While more consumers are shifting their diet to incorporate plant based foods, the 2015 Dietary Guidelines for Americans highlight Tofu and other soyfoods and beverages in four food groups focusing on healthy eating patterns. Soyfoods aren’t just a prime candidate for a plant based diet; they also play a major role in a nutritious diet that offers excellent health benefits.
Below you’ll find the information and resources needed to inspire your shoppers and clients to adopt a healthy lifestyle and eating habits.
The Power of Plant Protein
Soy is a great source of plant-based protein. In fact, soy protein found in tofu contains all 9 essential amino acids in the proportions needed by our bodies to stay healthy. Soy protein is highly digestible, and is comparable to animal protein in terms of protein quality, according to the PDCAAS (Protein Digestibility Corrected Amino Acid Score).
Soy and Women’s Health
Quite often we hear concerns regarding the safety of soy for women’s health, particularly related to breast cancer. However eating soyfoods regularly may be protective against breast cancer, especially when begun in childhood or early adolescence.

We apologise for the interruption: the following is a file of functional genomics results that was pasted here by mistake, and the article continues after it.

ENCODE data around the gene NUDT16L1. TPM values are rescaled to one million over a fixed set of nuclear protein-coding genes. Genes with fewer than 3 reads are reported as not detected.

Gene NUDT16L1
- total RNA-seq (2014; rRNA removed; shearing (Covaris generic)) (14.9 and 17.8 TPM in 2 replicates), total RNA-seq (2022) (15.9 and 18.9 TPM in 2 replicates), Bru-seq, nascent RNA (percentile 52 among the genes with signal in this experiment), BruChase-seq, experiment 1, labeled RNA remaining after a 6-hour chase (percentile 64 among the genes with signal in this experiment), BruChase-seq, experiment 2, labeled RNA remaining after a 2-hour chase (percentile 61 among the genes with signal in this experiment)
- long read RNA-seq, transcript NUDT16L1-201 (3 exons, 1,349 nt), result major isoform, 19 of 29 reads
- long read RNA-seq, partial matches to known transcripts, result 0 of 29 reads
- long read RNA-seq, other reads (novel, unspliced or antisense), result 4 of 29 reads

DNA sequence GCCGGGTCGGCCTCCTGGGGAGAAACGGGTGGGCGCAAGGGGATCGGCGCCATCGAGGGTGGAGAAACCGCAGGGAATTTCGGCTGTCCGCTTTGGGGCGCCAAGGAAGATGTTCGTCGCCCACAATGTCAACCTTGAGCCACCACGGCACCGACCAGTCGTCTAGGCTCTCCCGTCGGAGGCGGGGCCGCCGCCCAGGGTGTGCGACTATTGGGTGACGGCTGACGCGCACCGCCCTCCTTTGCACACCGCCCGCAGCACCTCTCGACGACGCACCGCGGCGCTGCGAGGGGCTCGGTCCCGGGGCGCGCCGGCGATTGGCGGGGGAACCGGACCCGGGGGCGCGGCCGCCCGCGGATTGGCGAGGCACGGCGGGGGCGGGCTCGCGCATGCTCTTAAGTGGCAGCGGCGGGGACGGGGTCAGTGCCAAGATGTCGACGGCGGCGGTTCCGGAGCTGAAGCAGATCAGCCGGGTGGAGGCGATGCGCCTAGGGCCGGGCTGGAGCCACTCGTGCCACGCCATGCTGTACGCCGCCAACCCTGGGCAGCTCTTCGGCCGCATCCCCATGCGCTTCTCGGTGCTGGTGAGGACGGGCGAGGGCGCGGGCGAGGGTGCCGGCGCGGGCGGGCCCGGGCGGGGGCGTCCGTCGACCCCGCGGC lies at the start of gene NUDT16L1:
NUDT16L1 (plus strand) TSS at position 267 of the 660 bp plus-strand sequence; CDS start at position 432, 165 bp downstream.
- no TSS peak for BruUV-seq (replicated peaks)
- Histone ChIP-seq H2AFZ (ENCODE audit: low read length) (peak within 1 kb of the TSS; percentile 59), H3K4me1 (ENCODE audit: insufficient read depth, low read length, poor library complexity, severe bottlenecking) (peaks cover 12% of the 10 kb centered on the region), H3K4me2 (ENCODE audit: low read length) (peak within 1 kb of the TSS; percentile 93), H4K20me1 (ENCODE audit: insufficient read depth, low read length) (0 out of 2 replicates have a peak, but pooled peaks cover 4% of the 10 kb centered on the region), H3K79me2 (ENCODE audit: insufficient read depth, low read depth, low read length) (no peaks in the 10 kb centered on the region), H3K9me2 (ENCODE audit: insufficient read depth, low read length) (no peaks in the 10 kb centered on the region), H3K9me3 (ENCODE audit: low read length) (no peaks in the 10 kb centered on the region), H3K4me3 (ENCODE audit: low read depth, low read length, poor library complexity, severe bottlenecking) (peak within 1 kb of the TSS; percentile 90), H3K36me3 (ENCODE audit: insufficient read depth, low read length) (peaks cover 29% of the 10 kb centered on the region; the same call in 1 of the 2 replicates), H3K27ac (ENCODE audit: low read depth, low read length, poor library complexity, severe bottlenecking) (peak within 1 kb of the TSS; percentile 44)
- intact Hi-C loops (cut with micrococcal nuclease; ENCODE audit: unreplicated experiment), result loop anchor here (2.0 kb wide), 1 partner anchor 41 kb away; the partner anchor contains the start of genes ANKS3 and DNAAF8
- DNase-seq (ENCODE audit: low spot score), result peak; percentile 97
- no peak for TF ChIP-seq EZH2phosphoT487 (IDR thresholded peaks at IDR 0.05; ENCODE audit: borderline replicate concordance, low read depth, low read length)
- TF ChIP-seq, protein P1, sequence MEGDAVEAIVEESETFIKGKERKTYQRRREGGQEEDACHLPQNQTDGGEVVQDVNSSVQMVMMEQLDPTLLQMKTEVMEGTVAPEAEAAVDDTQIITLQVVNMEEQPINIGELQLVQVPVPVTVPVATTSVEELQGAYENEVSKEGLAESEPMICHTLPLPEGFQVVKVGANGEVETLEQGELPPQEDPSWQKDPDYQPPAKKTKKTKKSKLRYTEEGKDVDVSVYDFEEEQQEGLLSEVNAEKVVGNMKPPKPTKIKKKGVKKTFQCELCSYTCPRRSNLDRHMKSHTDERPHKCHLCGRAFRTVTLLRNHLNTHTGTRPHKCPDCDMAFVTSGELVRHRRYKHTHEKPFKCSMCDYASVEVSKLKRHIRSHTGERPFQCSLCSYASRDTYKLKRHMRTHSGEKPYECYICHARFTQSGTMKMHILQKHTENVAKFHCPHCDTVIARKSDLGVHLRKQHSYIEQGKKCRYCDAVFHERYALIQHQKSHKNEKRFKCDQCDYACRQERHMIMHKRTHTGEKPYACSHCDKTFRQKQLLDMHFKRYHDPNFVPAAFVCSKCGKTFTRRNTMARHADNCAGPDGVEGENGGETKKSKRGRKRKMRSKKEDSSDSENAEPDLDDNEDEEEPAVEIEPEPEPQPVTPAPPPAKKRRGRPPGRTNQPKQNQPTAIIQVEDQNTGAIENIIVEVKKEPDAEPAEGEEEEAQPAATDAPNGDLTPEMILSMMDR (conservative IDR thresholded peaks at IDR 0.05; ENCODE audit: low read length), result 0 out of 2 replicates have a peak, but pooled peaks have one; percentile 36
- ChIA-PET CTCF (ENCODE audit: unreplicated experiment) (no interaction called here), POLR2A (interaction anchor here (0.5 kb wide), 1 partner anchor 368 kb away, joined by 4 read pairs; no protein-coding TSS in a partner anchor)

Soy and Men’s Health
Soyfoods are safe for men too! They have no harmful effects on testosterone levels and may help reduce the risk of prostate cancer by 30%.
Clearing Up Confusion Over Soy
We want to clear up any rumors you may have heard about tofu and soy. More information and studies show that soy is actually good for you as part of a healthy balanced diet.
Soy Allergen Info
While soy is listed as one of the top 8 allergens, it’s estimated that only 0.4% of American children under the age of 18 are allergic to soy. Additionally, nearly 70% of children outgrow the soy allergy by the age of 12.
Choosing the Right Tofu
Don’t be intimidated; think of the white block of tofu as a canvas! From soft tofu to extra firm, this tofu cheat sheet will be your guide in suggesting the right firmness level and recipe to your clients.
Five Tofu Tips to Get Started
For those unfamiliar with tofu, here are five tips.
House Foods offers variety types of Shirataki noodles, a gluten –free low calorie noodle substitute. Made from Konnyaku, an Asian yam, these noodles are low in carbs, making them great for those who are diabetic, watching their weight, or have gluten sensitivity. Each type of Shirataki we offer varies in texture and has its own nutritional benefits.